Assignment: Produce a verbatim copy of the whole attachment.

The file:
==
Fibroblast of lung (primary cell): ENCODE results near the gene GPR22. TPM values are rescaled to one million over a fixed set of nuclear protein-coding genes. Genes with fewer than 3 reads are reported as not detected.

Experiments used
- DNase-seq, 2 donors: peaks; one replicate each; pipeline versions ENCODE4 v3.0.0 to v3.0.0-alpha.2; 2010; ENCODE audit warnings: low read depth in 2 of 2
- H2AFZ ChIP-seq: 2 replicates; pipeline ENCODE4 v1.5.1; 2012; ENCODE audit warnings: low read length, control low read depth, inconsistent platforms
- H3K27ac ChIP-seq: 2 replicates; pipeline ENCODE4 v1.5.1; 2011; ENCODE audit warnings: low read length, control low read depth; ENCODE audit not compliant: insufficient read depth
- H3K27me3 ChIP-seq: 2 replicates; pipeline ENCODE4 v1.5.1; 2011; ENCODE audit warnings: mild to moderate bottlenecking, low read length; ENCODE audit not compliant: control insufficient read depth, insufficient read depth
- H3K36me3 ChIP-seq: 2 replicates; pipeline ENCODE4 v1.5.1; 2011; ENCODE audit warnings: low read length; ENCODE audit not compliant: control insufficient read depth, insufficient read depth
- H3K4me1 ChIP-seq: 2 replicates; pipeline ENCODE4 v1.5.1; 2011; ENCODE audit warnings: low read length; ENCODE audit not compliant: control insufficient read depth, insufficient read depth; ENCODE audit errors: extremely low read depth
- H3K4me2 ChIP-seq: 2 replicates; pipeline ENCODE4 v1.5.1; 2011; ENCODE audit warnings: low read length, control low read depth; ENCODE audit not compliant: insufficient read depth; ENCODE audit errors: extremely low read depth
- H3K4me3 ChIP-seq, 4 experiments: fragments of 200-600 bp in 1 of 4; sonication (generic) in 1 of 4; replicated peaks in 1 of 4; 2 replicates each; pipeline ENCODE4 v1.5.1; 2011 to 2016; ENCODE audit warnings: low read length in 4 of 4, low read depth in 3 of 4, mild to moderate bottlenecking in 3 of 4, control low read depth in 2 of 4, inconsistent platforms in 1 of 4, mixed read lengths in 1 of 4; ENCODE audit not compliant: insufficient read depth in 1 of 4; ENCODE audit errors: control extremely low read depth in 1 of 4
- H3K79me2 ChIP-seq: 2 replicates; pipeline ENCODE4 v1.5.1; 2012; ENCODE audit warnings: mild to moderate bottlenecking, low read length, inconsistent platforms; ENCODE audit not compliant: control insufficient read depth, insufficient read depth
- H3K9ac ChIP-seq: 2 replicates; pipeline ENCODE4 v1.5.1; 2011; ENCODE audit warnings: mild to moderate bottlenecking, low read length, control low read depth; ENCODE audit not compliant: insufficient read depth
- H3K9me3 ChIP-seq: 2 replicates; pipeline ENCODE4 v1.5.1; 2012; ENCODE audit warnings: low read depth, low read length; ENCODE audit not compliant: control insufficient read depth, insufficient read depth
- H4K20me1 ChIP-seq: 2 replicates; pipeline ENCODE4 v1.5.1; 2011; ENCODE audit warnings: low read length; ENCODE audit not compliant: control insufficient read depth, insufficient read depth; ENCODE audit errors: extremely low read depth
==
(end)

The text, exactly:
Fibroblast of lung (primary cell): ENCODE results near the gene GPR22. TPM values are rescaled to one million over a fixed set of nuclear protein-coding genes. Genes with fewer than 3 reads are reported as not detected.

Experiments used
- DNase-seq, 2 donors: peaks; one replicate each; pipeline versions ENCODE4 v3.0.0 to v3.0.0-alpha.2; 2010; ENCODE audit warnings: low read depth in 2 of 2
- H2AFZ ChIP-seq: 2 replicates; pipeline ENCODE4 v1.5.1; 2012; ENCODE audit warnings: low read length, control low read depth, inconsistent platforms
- H3K27ac ChIP-seq: 2 replicates; pipeline ENCODE4 v1.5.1; 2011; ENCODE audit warnings: low read length, control low read depth; ENCODE audit not compliant: insufficient read depth
- H3K27me3 ChIP-seq: 2 replicates; pipeline ENCODE4 v1.5.1; 2011; ENCODE audit warnings: mild to moderate bottlenecking, low read length; ENCODE audit not compliant: control insufficient read depth, insufficient read depth
- H3K36me3 ChIP-seq: 2 replicates; pipeline ENCODE4 v1.5.1; 2011; ENCODE audit warnings: low read length; ENCODE audit not compliant: control insufficient read depth, insufficient read depth
- H3K4me1 ChIP-seq: 2 replicates; pipeline ENCODE4 v1.5.1; 2011; ENCODE audit warnings: low read length; ENCODE audit not compliant: control insufficient read depth, insufficient read depth; ENCODE audit errors: extremely low read depth
- H3K4me2 ChIP-seq: 2 replicates; pipeline ENCODE4 v1.5.1; 2011; ENCODE audit warnings: low read length, control low read depth; ENCODE audit not compliant: insufficient read depth; ENCODE audit errors: extremely low read depth
- H3K4me3 ChIP-seq, 4 experiments: fragments of 200-600 bp in 1 of 4; sonication (generic) in 1 of 4; replicated peaks in 1 of 4; 2 replicates each; pipeline ENCODE4 v1.5.1; 2011 to 2016; ENCODE audit warnings: low read length in 4 of 4, low read depth in 3 of 4, mild to moderate bottlenecking in 3 of 4, control low read depth in 2 of 4, inconsistent platforms in 1 of 4, mixed read lengths in 1 of 4; ENCODE audit not compliant: insufficient read depth in 1 of 4; ENCODE audit errors: control extremely low read depth in 1 of 4
- H3K79me2 ChIP-seq: 2 replicates; pipeline ENCODE4 v1.5.1; 2012; ENCODE audit warnings: mild to moderate bottlenecking, low read length, inconsistent platforms; ENCODE audit not compliant: control insufficient read depth, insufficient read depth
- H3K9ac ChIP-seq: 2 replicates; pipeline ENCODE4 v1.5.1; 2011; ENCODE audit warnings: mild to moderate bottlenecking, low read length, control low read depth; ENCODE audit not compliant: insufficient read depth
- H3K9me3 ChIP-seq: 2 replicates; pipeline ENCODE4 v1.5.1; 2012; ENCODE audit warnings: low read depth, low read length; ENCODE audit not compliant: control insufficient read depth, insufficient read depth
- H4K20me1 ChIP-seq: 2 replicates; pipeline ENCODE4 v1.5.1; 2011; ENCODE audit warnings: low read length; ENCODE audit not compliant: control insufficient read depth, insufficient read depth; ENCODE audit errors: extremely low read depth